Garlic as Food Vs. Garlic Pills

Sales of garlic supplements in the United States are estimated at $100 million a year.

Fresh garlic, even at $2 a pound, is much less expensive than supplements, and garlic powder seasoning is even cheaper, selling for about $2 for four grams, as against $10 to $14 for a quarter teaspoon of active ingredients in a garlic powder supplement, says Dr. Herbert Pierson of Preventive Nutrition Consultants Inc.

Dr. John Milner of Pennsylvania State University reminds consumers that "eating is one of the pleasures of life, and people should be encouraged to eat garlic."

Garlic is least irritating to the body when cooked; when used in dressings, whole unpeeled cloves can be parboiled for a few minutes. For those concerned about garlic breath, Dr. Milner said, "a deodorized form is a viable option."

Anyone who has a bleeding disorder or ulcers or who is taking anticoagulants would be wise to avoid garlic supplement products, since they can promote bleeding. Those who take them should do so only with food or at regular meals and should not exceed the manufacturer's recommended dosage.


So there you have it….the excellent stress-reducing and health benefits of garlic!

As always, I believe natural is best and hope you will include fresh garlic rather than a supplement. Whatever form you choose, I do strongly believe that including garlic in your diet will reduce your stress as it delivers holistic health and wellness.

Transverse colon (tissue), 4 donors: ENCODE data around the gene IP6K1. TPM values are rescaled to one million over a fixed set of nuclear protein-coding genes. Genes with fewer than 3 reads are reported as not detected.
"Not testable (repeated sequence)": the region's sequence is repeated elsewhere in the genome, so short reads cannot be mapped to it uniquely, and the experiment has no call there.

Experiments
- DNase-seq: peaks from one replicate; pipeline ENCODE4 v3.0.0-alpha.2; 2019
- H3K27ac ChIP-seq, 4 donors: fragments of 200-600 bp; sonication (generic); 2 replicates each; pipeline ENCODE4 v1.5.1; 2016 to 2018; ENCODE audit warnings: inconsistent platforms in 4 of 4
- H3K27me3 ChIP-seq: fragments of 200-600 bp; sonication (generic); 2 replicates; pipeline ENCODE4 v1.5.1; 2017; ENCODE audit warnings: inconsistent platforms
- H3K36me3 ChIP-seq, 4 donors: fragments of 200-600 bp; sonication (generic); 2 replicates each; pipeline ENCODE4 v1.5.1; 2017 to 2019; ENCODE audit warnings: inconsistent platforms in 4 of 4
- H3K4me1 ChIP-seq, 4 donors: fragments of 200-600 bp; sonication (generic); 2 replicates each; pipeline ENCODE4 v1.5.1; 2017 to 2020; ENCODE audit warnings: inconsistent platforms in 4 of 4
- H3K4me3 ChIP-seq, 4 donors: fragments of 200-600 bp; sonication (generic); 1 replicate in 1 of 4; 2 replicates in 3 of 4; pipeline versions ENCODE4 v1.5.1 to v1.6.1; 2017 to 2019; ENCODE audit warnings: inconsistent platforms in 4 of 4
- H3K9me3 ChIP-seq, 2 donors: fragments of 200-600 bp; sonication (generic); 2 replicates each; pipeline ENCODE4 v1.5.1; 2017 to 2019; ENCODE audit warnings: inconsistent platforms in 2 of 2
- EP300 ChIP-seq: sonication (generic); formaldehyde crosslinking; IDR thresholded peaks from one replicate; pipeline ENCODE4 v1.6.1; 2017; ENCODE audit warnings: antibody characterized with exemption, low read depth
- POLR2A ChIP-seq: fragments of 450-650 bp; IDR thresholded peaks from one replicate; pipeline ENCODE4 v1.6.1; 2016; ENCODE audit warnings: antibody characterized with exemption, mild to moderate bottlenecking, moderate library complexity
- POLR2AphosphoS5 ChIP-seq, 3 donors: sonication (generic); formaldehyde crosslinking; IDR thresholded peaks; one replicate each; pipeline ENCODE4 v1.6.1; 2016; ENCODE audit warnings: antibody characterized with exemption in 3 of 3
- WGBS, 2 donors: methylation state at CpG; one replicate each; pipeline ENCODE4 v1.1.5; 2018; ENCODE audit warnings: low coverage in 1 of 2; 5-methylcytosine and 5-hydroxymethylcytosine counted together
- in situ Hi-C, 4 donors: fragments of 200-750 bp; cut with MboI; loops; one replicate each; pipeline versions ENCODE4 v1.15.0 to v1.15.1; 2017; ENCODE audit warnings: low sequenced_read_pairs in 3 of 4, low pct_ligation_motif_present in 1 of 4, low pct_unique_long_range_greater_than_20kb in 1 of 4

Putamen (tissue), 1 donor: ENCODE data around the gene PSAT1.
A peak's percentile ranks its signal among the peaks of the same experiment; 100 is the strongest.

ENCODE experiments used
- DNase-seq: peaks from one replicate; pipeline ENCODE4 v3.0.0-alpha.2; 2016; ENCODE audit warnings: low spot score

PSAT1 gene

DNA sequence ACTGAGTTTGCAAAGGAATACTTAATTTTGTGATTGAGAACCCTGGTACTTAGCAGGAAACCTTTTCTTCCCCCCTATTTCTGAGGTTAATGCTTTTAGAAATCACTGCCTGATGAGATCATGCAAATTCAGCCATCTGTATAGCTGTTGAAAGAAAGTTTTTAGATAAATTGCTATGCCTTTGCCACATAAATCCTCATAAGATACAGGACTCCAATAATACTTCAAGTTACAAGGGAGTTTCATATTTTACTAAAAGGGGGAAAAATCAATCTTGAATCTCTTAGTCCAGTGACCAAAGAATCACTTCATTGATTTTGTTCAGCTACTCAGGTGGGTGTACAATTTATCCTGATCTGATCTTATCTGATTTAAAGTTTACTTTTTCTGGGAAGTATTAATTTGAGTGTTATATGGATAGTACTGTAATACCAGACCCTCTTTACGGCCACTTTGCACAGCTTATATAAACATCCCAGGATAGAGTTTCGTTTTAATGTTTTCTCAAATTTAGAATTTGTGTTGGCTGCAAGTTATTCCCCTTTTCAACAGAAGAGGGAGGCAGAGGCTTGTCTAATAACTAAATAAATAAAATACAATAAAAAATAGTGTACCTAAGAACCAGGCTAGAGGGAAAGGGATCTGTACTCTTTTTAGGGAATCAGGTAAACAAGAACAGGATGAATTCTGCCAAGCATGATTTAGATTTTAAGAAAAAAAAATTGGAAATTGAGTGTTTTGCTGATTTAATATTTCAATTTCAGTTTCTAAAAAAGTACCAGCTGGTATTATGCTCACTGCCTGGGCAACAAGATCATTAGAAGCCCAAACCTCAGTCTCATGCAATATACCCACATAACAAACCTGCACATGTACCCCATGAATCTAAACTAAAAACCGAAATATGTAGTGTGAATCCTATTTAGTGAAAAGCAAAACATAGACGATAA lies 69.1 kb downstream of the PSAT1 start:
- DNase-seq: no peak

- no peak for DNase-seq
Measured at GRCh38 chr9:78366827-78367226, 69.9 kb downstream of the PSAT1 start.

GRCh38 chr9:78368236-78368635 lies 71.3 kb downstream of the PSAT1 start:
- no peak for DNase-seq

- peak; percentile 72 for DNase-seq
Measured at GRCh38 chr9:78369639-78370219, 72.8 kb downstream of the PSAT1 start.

Now, where did I stash that recipe for garlic pizza…..


Geraldine said...

We are BIG TIME lovers of garlic M, use it in so many dishes. A garlic press really helps to bring out all the flavor that this wonderful plant adds to foods. The health benefits are just a great bonus. And i agree, natural is the way to go, whenever possible.
Great post.

caroline brown said...

I keep waiting for the "medical industry" to pull the rug out from under me and tell me that garlic is bad for me. Then I would truly die--I simply cannot function in the kitchen without it.

JLB said...

We eat SO MUCH garlic in the house - I love it! When a recipe calls for one "clove," we usually offer one bulb!

Anonymous said...

I cooked with some Chinese garlic the other night and it just seemed to be missing something in its flavor?

The dish, a simple stir-fry veg delight, it did not have the aroma nor the pungent taste of my usual California garlic that I had always used in my dishes. This Chinese garlic was very bland and it just made my dish taste bad. I had to discard it!

The following day I made the exact dish using a California grown garlic, this dish was just so delightful! full of flavor and aroma. I could not believe the difference between the two garlic's. Has anyone out there had a simalar issue using chinese & california garlic?

I will never use Chinese garlic in any of my dishes AGAIN!

Michelle said...

Hi G and jlb, I love it too, but my husband isn't quite as enamored with it as I am. The first time I tried garlic pizza, though, I thought I'd died and gone to heaven! lol

Caroline, don't listen to them. They keep saying herbal medicines are ineffective, too. Bah! Would you believe, though, that while I was researching this article, I actually found a site that said you shouldn't eat fish?! None--zilch--zero. Bah!

anonymous, I haven't ever tried Chinese garlic, sorry. I guess I will avoid it unless someone more knowledgable comes along and gives us a clue on your bad experience. Perhaps you got a bad clove or bulb?